If different types of mobile ions have different mobilities in the polymer material, redistribution of mobile ions is expected to generate a detectable electrical signal. The local concentration of the different mobile ions may vary at a position remote from the stressed position even when the movement of the mobile ions is limited to a region not reaching a position far from the stressed position. This is because the charge redistribution within the first region can be expected to cause charge redistribution in the neighboring regions, resulting in a domino effect.

For example, the possible equations for predicting or estimating the potential due to differences in local concentrations of cationic species are as follows.

Figure pct00001

Where [epsilon] is the dislocation, R is the ideal gas constant, T is the temperature, z is the atomic charge of the ion, F is the Faraday constant, and [i + ] x is the concentration of the rth cationic species And [i + ] x + Δx is the concentration of the ith cation species in the polymer at position (x + Δx).

Other effects are also likely to be involved in the generation of potentials and currents. The mobile ions at or near the deformation location will undergo differential pressure and will displace (or migrate) so that the pressure applied by the chemical potential change will be compensated. If only one ion is transferable, a quasi permanent electric field is generated (as long as the applied pressure is maintained). In porous materials and gels, there may be a flow of solvent and ions in the matrix leading to charge separation. For example, when effective solvent separation is induced by electrostatic interactions between the skeletal charge or polar group and the ionic species of the polymer as the solvent flows through the pores, there may be an effect known as an electrokinetic effect Can be expected. Without wishing to be bound by any particular theory, there will be a local decrease in cation concentration when a fluid carrying a charged mobile ion, such as a cation, flows out of the pressed portion of the sensor layer in the matrix, The relative charge (negative charge in this example) is held in place. That is, there is a separation between the mobile ions and the fixed charge group in the sensing layer caused by the fluid flow, which will result in a potential called electrodynamic potential or streaming potential. The electric field created by this effect will persist until the charged fluid is restored to restore equilibrium after the pressure is removed.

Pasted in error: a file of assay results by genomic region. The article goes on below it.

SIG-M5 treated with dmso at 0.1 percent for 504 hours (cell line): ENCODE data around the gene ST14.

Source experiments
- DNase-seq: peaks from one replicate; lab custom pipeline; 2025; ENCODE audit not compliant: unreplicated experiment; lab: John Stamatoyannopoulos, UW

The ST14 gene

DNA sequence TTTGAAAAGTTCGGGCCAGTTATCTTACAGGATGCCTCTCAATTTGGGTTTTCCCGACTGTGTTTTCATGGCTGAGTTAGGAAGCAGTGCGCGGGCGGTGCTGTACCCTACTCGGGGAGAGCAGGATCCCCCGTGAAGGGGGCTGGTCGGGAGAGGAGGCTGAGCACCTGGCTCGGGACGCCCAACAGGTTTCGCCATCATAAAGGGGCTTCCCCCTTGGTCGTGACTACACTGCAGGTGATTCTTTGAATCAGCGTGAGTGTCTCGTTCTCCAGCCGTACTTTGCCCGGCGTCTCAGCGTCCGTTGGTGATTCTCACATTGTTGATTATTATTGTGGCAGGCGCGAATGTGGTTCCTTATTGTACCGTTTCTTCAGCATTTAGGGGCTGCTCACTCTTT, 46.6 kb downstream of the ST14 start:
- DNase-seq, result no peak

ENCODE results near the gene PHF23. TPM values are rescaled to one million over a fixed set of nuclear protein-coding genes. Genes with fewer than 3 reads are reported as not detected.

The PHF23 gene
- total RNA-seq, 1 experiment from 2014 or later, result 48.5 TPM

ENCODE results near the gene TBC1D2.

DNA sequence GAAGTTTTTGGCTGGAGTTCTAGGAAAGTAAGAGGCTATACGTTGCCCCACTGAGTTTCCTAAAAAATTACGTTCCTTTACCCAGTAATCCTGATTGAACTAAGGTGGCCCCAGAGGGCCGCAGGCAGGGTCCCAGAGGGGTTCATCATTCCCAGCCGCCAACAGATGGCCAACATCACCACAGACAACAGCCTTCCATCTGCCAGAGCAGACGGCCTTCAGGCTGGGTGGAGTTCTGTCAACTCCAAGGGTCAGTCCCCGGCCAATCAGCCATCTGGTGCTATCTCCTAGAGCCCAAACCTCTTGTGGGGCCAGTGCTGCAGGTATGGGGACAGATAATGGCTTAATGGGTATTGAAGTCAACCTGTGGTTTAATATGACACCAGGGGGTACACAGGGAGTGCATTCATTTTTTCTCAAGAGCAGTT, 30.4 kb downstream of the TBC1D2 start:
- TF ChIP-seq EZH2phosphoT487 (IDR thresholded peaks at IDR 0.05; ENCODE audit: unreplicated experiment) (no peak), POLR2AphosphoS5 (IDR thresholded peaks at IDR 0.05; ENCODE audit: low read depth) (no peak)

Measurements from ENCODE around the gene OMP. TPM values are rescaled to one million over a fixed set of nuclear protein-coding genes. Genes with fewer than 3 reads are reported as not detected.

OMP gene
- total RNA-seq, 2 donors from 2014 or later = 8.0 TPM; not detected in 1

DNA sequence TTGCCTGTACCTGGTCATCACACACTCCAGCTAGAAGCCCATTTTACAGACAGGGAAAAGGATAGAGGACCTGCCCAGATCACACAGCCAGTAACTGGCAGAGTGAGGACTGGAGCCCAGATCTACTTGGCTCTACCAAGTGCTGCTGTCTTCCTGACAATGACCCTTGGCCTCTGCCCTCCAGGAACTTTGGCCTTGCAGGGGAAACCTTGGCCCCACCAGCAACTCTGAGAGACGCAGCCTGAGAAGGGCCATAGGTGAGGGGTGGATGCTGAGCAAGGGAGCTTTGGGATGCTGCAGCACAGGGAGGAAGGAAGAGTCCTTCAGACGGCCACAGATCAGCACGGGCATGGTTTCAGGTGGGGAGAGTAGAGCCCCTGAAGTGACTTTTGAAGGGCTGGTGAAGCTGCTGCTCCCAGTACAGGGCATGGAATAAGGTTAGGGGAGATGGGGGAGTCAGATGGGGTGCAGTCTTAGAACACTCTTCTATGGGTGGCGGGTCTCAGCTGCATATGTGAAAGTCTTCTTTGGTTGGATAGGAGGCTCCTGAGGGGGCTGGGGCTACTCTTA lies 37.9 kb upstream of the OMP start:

Since the electrical signal (eg, voltage or current) is generated by the redistribution of mobile ions within the piezo-ionic material, the applied pressure that causes redistribution of mobile ions can be influenced by external electrical currents, Can be detected by measuring the voltage or current at different points of measurement or at the point or location of the material without causing the flow to occur. Conveniently, the detection point (e.g., the contact electrode) may all be on one side of the single piezoion ion layer in the sensor. In some embodiments, the position of the applied pressure and the relative magnitude (amount) may be detected, as will become apparent from the following description.

Conveniently, since there is no need to measure the capacitance or resistance of the sensor material, it is not necessary to apply an external electrical signal such as voltage or current to the piezo-ionic material to detect redistribution of mobile ions. By comparison, an external electrical signal (voltage or current) is typically required to operate a conventional capacitive or resistive touch sensor.

In an embodiment of the piezo-ion sensor, it is not necessary to provide a contact electrode on the opposite side or opposite end of the piezo-ion layer, for example, both above and below the sensing surface. Conveniently, this can be more flexible in arranging the electrodes and simplify the sensor structure, as compared to sensors that need to place electrodes at both ends or both sides of the sensing layer.

A preferred embodiment of the piezo-ion touch sensor 100 is shown in Fig. The sensor 100 includes a piezo ion layer 102 having a top surface 104 and an opposing bottom surface 106. For ease of explanation, the sensing surface is assumed to be the top surface 104. The two electrodes 108, 110 are in contact with the lower surface 106.

It should be appreciated that in different embodiments, the top and bottom surfaces of the sensor can be reversed and the sensing surface and the electrodes can be on the same side of the sensor.

Electrodes 108 and 110 are connected to a signal processing circuit or processor (not shown in FIG. 1, but see the circuit shown in FIG. 2 and described in detail below) for processing electrical signals detected through electrodes 108 and 110, Lt; / RTI >